Dad IVAN ROSARIO has been charged with assault and battery on a child causing substantial injury. His 3-month-old daughter developed a "very serious" brain injury from being shaken. It appears that Dad shook her to stop her from crying. Which she did, as she had stopped breathing. Yet another teen dad who shouldn't have been around babies....
Published: December 04, 2009 12:01 am
Father, charged with shaking baby, faces 15 years
Teenage dad is indicted, raising penalty
By Mike LaBella
HAVERHILL — A teenage father accused of shaking his 3-month-old daughter and seriously injuring her has been indicted by a grand jury, increasing the number of years he may spend behind bars if convicted.
Ivan Rosario, 18, of Haverhill now faces the possibility of up to 15 years in state prison because the indictment moves his case to Salem Superior Court. If his case remained in Haverhill District Court, the maximum sentence he could have received was two and a half years in jail, according to state law.
Rosario is charged with assault and battery on a child causing substantial bodily injury.
Stephen O'Connell, spokesman for the district attorney's office, said Rosario was indicted "due to the severity of the baby's injuries."
An indictment means that a grand jury, composed of 23 citizens, has evaluated the evidence presented by the prosecution and indicated there is probable cause to believe a defendant has committed a crime and should be tried on the charges.
Rosario, of 46 S. Prospect St., is accused of shaking his infant daughter Yolisse Rivera on Nov. 8. She was taken to New England Medical Center in Boston for a brain injury, which O'Connell has described as "very serious."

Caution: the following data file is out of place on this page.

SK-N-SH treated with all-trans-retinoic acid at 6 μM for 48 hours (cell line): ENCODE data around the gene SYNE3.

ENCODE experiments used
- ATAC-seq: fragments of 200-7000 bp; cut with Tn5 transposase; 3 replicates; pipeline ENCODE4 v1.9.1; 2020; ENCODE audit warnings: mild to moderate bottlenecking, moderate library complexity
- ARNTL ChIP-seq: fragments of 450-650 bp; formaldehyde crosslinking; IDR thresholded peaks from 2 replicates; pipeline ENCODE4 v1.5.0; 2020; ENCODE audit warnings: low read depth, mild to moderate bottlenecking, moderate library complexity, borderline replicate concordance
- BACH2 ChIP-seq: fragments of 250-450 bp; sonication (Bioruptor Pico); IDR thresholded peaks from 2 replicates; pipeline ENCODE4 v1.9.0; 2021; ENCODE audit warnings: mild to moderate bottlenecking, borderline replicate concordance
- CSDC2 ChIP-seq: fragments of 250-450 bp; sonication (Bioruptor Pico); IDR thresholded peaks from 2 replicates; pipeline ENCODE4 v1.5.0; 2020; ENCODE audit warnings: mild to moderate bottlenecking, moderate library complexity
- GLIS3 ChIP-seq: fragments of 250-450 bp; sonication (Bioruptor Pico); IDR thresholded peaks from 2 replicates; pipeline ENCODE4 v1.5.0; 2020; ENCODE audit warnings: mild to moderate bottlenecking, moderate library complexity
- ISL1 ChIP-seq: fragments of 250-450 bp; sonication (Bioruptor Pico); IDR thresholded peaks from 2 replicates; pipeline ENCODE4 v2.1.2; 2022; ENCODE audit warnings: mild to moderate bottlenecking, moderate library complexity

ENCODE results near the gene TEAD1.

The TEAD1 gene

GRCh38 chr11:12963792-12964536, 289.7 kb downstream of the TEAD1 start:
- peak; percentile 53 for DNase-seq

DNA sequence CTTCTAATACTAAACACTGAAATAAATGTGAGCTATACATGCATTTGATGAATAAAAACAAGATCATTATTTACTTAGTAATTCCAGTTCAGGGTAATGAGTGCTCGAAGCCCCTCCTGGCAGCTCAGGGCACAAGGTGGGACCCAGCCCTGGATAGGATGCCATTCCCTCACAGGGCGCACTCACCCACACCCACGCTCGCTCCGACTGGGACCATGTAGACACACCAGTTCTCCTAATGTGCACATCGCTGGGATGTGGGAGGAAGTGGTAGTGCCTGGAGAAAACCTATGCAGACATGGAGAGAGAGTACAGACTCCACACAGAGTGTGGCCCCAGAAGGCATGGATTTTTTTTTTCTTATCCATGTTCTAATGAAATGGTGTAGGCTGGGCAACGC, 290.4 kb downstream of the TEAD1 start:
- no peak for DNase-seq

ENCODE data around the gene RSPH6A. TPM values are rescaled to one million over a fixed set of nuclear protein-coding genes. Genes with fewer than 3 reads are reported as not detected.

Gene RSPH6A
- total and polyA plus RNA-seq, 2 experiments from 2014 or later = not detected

Rosario was arraigned in Haverhill District Court on Nov. 10 and ordered held without bail in the Middleton jail. He was subsequently released on bail on Nov. 24 at a dangerousness hearing in Haverhill District Court.
At that hearing, the judge ordered Rosario to stay in his grandmother's house from 5:30 p.m. to 8:30 a.m. He is only allowed out of the house to seek employment or to further his education and must have no contact with his daughter.
Last week, The Eagle-Tribune spoke to a young woman who came to the door at 46 S. Prospect St., where Rosario had been living, and said the baby girl is doing "very good." The woman would not provide her name or any additional information about the child.
According to investigators, Rosario was watching the baby as her mother prepared a bottle for the child. Rosario, who is 6 feet tall and weighs 220 pounds, told police he picked up the infant, held her over his head, and shook her in an effort to get her to stop crying. Police said he told them he did this several times and the crying stopped, but then she had trouble breathing.
The baby's mother, whose name is being withheld, came in from another room and they called 911. O'Connell said the 911 call was made Nov. 8 around 3:30 p.m.
He said Rosario was sharing the apartment with the baby's mother and her family members.
In addition to staying at his grandmother's house, Rosario must follow through on mental health treatment, is not to use any drugs or alcohol, must submit to screenings for those substances, and must comply with any conditions set forth by state social workers. He also must report to probation weekly.